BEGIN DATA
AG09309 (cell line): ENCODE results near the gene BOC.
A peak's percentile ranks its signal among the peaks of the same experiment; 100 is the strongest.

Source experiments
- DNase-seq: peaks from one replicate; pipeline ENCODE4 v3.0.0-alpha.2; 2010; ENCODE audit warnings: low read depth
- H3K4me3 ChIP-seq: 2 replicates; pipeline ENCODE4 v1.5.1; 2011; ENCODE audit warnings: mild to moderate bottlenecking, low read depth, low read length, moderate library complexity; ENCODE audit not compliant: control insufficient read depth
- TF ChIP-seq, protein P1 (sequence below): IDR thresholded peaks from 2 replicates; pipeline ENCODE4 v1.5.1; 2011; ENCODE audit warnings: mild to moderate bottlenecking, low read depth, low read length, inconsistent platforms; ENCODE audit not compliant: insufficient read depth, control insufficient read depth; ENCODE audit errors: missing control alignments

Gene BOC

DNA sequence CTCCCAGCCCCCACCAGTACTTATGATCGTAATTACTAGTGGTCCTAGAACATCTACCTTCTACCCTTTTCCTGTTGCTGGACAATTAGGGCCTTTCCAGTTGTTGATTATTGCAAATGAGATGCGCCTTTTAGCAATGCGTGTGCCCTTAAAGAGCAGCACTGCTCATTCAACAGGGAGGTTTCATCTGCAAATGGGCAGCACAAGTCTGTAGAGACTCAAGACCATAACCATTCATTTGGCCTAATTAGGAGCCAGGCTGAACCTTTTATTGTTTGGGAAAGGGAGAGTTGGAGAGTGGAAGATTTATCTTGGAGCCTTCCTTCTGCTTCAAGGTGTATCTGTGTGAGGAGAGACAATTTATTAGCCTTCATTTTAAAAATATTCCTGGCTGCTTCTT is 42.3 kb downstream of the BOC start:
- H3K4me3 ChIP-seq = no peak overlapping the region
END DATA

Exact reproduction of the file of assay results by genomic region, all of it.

AG09309 (cell line): ENCODE results near the gene BOC.
A peak's percentile ranks its signal among the peaks of the same experiment; 100 is the strongest.

Source experiments
- DNase-seq: peaks from one replicate; pipeline ENCODE4 v3.0.0-alpha.2; 2010; ENCODE audit warnings: low read depth
- H3K4me3 ChIP-seq: 2 replicates; pipeline ENCODE4 v1.5.1; 2011; ENCODE audit warnings: mild to moderate bottlenecking, low read depth, low read length, moderate library complexity; ENCODE audit not compliant: control insufficient read depth
- TF ChIP-seq, protein P1 (sequence below): IDR thresholded peaks from 2 replicates; pipeline ENCODE4 v1.5.1; 2011; ENCODE audit warnings: mild to moderate bottlenecking, low read depth, low read length, inconsistent platforms; ENCODE audit not compliant: insufficient read depth, control insufficient read depth; ENCODE audit errors: missing control alignments

Gene BOC

DNA sequence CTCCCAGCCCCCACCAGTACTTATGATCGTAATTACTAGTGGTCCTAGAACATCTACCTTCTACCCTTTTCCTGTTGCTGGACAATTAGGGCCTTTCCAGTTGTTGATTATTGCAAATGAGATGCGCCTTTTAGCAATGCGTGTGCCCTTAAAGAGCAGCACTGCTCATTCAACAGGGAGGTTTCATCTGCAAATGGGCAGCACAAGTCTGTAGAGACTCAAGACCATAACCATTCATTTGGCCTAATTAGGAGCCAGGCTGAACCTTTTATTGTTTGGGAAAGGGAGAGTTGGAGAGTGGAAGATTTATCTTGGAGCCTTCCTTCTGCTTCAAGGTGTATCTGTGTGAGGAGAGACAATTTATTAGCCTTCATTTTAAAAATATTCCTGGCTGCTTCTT is 42.3 kb downstream of the BOC start:
- H3K4me3 ChIP-seq = no peak overlapping the region